The hitters he faces are infinitely more willing to strike out, not content with choking up two inches and weakly hitting the ball into play in a pitcher’s count. Moreover, the calisthenics routine that may well have given him a critical edge in fitness in 1908 now barely qualifies as a warmup routine. But with modern workout routines and medicine, with a bullpen allowing him to throw harder through seven innings over five days, and with modern analytics giving him data on each batter in the lineup, and fewer hitters seeing him multiple times in a single season, much of his old job might now feel easier.

All of this is to say: The inner game of baseball, the tug-of-war battle between pitchers and batters, continues to reshape the game and redefine success. With each new era, little in the true nature of the game changes. And when I step back and examine this meta tension and look at the trends of the data, I am less inclined to believe juiced-ball theories or Steroid Era narratives.

Consider the National Football League. The strategy conversation over the last decade has focused around this common notion: “It is a passing league now.”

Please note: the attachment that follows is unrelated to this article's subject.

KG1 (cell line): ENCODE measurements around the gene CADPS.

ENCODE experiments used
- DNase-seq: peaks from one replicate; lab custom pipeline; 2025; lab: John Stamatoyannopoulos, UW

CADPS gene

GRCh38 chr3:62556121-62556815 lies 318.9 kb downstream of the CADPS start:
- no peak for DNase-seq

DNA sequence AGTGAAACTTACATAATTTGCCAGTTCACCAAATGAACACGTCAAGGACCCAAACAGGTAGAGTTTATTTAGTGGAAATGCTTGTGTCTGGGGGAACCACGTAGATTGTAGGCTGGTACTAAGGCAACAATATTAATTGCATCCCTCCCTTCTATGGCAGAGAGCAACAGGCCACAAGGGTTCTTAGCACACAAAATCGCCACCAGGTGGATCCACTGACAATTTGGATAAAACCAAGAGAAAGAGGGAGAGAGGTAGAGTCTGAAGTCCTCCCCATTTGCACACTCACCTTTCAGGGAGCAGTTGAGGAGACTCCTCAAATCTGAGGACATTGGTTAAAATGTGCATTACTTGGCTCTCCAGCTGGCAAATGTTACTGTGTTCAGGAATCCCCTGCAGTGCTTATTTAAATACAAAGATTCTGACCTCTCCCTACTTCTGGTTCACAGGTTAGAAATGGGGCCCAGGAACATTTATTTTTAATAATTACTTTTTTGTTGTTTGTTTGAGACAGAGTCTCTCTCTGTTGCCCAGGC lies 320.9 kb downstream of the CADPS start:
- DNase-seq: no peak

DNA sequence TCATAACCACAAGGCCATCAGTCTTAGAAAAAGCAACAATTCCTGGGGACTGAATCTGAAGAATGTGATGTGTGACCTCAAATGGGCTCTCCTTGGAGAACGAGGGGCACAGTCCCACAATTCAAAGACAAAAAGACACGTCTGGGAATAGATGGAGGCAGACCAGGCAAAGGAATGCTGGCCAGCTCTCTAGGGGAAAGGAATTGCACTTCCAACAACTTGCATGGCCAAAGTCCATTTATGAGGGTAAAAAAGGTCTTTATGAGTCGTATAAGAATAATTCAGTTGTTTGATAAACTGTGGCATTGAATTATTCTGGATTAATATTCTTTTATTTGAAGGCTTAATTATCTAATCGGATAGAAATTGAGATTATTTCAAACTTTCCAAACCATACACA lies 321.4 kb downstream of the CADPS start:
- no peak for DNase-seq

What made this sport, which was roughly based on rugby–a sport without a forward pass at all–become a game almost entirely focused on throwing the ball to a receiver down the field? The answer is fairly straightforward in football, so it makes it an easy example for this more complicated evolution process in baseball. In the NFL, rampant injuries encouraged first the legalization of passing and then the subsequent hyper regulation of tackling passers and pass catchers. But through all of this, from World War II to today, the average score in the NFL has remained about 20 points per team per game.

In the earliest days of football, back when it was primarily a collegiate sport, frequent on-field fatalities–yes, fatalities–caused then-President Teddy Roosevelt to intervene and demand colleges legalize the forward pass or risk the fury of his bully pulpit. At first, incomplete passes resulted in turnovers, then eventually that was softened to penalties, and then finally a loss of down (as it is today).

Injuries to quarterbacks like Joe Namath, Joe Theismann, Michael Vick and Ben Roethlisberger have resulted in a gradual overhaul to what is considered an acceptable tackle of a quarterback, such that now pass rushers may only aim for the space between the shoulders and thighs and cannot make hard contact with the quarterback after he releases the ball. The quarterback is also given protections when he runs, unlike running backs or wide receivers. And pass targets–once the object of brutal hits from linebackers and safeties–have received protection in the form of when and how they can be hit, touched or bumped. The advent of the pass interference penalty in 1978 irrevocably bent the game in favor of passing offenses over running offenses.